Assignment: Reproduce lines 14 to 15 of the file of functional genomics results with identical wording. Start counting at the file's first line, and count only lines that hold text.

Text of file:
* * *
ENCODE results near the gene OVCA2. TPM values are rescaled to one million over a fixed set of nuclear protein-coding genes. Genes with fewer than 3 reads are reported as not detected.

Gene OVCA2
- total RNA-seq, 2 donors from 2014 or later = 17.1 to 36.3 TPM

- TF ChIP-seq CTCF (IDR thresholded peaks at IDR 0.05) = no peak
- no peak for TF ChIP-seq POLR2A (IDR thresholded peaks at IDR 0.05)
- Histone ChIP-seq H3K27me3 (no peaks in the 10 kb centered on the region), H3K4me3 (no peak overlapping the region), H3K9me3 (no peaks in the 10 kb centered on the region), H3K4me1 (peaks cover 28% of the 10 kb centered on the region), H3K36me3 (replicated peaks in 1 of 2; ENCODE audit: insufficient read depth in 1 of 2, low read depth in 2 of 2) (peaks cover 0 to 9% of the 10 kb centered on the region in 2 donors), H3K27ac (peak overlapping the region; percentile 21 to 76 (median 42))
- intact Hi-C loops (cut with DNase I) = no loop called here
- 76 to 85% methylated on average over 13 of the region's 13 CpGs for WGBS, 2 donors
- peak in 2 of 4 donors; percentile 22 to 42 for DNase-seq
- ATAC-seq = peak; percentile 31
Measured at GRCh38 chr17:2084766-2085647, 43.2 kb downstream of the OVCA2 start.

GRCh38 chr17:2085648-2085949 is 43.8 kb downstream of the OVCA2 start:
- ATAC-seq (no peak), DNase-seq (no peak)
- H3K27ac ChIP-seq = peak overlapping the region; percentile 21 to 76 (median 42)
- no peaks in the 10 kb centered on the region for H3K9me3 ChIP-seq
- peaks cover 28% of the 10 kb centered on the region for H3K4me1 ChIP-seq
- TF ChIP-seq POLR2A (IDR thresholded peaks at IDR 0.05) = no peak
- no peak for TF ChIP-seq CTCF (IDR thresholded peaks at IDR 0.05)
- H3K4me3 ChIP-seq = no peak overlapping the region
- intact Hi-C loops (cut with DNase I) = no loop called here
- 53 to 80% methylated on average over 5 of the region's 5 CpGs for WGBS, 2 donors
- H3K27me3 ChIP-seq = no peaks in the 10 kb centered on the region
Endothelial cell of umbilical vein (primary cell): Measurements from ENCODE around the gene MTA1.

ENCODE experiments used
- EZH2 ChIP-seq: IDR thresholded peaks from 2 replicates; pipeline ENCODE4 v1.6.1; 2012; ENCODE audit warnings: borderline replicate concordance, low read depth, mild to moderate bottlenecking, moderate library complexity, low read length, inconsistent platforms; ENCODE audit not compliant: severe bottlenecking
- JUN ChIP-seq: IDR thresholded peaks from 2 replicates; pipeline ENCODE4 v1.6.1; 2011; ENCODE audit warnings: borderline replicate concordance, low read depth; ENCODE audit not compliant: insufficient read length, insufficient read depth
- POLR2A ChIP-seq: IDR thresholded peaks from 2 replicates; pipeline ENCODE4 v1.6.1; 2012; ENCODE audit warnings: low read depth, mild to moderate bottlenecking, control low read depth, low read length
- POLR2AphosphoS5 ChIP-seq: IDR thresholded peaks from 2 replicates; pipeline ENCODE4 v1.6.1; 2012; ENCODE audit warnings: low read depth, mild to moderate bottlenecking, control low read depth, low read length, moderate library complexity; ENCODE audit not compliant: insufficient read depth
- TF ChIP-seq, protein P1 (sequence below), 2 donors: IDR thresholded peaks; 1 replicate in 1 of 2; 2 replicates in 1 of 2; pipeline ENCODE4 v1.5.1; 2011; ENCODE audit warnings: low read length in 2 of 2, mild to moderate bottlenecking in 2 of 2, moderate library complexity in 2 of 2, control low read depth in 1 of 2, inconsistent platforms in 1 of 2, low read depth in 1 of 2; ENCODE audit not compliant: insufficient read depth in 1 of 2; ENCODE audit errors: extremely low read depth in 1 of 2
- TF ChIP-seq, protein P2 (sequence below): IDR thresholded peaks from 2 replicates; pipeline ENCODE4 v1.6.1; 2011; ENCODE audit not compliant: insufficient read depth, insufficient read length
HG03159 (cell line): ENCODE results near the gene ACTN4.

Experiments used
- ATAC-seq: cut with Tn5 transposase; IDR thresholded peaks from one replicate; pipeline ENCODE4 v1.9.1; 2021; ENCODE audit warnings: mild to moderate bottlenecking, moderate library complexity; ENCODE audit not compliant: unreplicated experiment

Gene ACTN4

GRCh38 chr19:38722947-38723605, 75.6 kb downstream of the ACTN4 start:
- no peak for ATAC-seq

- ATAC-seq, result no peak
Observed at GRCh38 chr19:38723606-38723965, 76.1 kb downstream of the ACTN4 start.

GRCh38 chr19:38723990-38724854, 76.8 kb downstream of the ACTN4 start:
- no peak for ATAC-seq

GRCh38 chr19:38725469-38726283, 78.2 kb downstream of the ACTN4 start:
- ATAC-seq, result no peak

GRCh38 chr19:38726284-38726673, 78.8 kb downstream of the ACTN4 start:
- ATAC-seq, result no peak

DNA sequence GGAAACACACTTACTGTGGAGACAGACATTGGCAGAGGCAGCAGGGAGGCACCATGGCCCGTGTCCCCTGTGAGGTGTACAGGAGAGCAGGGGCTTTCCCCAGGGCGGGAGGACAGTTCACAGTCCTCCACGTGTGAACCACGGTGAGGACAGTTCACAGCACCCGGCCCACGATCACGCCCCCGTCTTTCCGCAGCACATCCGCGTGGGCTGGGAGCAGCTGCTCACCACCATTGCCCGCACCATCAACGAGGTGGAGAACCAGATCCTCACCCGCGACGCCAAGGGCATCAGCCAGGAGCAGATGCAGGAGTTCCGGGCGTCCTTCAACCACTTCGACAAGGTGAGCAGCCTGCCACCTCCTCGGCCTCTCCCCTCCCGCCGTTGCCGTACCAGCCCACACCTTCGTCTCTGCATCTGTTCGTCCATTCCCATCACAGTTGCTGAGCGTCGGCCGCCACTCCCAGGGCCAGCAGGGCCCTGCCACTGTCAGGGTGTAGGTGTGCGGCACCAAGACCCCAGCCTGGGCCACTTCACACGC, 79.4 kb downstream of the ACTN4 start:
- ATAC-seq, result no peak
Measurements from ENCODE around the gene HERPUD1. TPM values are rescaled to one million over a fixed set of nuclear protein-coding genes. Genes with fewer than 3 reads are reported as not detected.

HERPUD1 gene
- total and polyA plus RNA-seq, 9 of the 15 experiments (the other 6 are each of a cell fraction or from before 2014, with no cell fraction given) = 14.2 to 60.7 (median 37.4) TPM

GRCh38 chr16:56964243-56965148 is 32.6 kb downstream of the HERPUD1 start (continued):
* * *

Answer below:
- H3K27ac ChIP-seq = peak overlapping the region; percentile 21 to 76 (median 42)
- no peaks in the 10 kb centered on the region for H3K9me3 ChIP-seq